The High Bridge

The High Bridge was built around 1160 at the point where Lincoln High Street crosses the River Witham.

High Bridge is the oldest bridge in Britain to have buildings actually constructed on it. Soon after being built, it was extended east to accomodate a chapel in memory of the martyred archbishop Thomas Becket, which stood here until 1763. In medieval times the bridge became the city’s main point for meat and fish trading. The river here is shallow, however, preventing larger boats getting through. It was only the cost of demolition that saved the bridge from being pulled down in 1803.*

*From the Pitkin City Guide to Lincoln

14 Comments CherryPie on Jun 30th 2016

14 Responses to “The High Bridge”

  1. I notice most of building are brick. I’m wondering what the white building is made from.
    Coffee is on

  2. Ginnie says:

    Now you’re reminding me of the Pulteney Bridge in Bath, Cherry, which I have walked. It’s most unusual, isn’t it!

  3. Impressive, isn’t it? I really must spend some time in Lincoln – haven’t been there for years. Wouldn’t it have been amazing to see the old London bridge – though I’m less sure about the decayed heads on pikes etc!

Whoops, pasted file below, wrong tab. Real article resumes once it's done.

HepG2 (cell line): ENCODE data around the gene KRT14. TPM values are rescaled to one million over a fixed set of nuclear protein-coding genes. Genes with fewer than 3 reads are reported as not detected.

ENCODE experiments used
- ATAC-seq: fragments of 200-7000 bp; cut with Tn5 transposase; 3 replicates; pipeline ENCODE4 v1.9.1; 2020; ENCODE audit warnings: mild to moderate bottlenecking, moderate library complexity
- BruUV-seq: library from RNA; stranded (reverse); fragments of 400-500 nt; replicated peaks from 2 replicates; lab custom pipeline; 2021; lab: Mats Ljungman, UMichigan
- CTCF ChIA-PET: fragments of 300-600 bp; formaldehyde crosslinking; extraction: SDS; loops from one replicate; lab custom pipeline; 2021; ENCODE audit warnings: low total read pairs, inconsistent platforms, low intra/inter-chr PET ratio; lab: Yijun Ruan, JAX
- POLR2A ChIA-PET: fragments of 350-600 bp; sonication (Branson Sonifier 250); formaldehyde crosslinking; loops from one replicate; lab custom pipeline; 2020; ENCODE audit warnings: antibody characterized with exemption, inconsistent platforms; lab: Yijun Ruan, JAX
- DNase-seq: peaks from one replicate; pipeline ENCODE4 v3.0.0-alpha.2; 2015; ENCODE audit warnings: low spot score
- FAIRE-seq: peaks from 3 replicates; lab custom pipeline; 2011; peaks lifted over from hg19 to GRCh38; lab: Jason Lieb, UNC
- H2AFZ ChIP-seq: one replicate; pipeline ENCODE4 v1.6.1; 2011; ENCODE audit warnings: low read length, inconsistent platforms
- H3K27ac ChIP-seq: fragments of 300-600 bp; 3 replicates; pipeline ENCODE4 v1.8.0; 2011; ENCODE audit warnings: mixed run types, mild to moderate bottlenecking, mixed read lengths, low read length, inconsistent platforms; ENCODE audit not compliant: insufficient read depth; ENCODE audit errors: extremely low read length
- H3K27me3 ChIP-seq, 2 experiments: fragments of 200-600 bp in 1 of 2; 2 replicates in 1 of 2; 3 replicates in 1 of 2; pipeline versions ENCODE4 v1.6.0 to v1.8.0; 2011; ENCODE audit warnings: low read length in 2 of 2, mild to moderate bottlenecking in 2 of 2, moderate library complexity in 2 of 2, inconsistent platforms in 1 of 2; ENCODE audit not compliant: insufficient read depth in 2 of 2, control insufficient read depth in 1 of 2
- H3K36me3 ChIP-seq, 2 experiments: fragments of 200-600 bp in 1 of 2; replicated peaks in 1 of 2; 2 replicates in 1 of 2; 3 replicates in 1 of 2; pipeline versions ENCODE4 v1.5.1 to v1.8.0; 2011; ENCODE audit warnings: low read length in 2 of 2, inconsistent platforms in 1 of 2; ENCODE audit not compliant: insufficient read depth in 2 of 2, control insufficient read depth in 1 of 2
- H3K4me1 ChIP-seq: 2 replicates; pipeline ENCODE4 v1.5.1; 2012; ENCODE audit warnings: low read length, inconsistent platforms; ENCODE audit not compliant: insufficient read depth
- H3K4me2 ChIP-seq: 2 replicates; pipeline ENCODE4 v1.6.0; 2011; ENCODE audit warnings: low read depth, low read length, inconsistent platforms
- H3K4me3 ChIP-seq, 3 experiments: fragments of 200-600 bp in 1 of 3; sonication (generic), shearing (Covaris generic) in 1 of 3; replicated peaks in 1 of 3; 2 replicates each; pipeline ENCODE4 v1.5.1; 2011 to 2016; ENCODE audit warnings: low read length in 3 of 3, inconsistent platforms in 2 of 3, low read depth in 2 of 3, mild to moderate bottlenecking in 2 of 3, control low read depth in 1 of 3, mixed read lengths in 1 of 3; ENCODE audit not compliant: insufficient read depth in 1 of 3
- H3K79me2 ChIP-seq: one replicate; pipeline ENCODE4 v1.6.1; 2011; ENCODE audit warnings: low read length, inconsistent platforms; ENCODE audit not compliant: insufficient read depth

4. Ayush says:

    a nice view, CP. i like the swans idly floating under the building.

  5. Alan says:

    I expect that this was a structure held in great awe when first built. The only other one I know of in the UK is in Bath.

  6. James Higham says:

    I’d get through with 23 inches draft.

  7. J_on_tour says:

    I remember reading somewhere that this was referred to occasionally as The Glory Hole, It certainly is an outstanding building.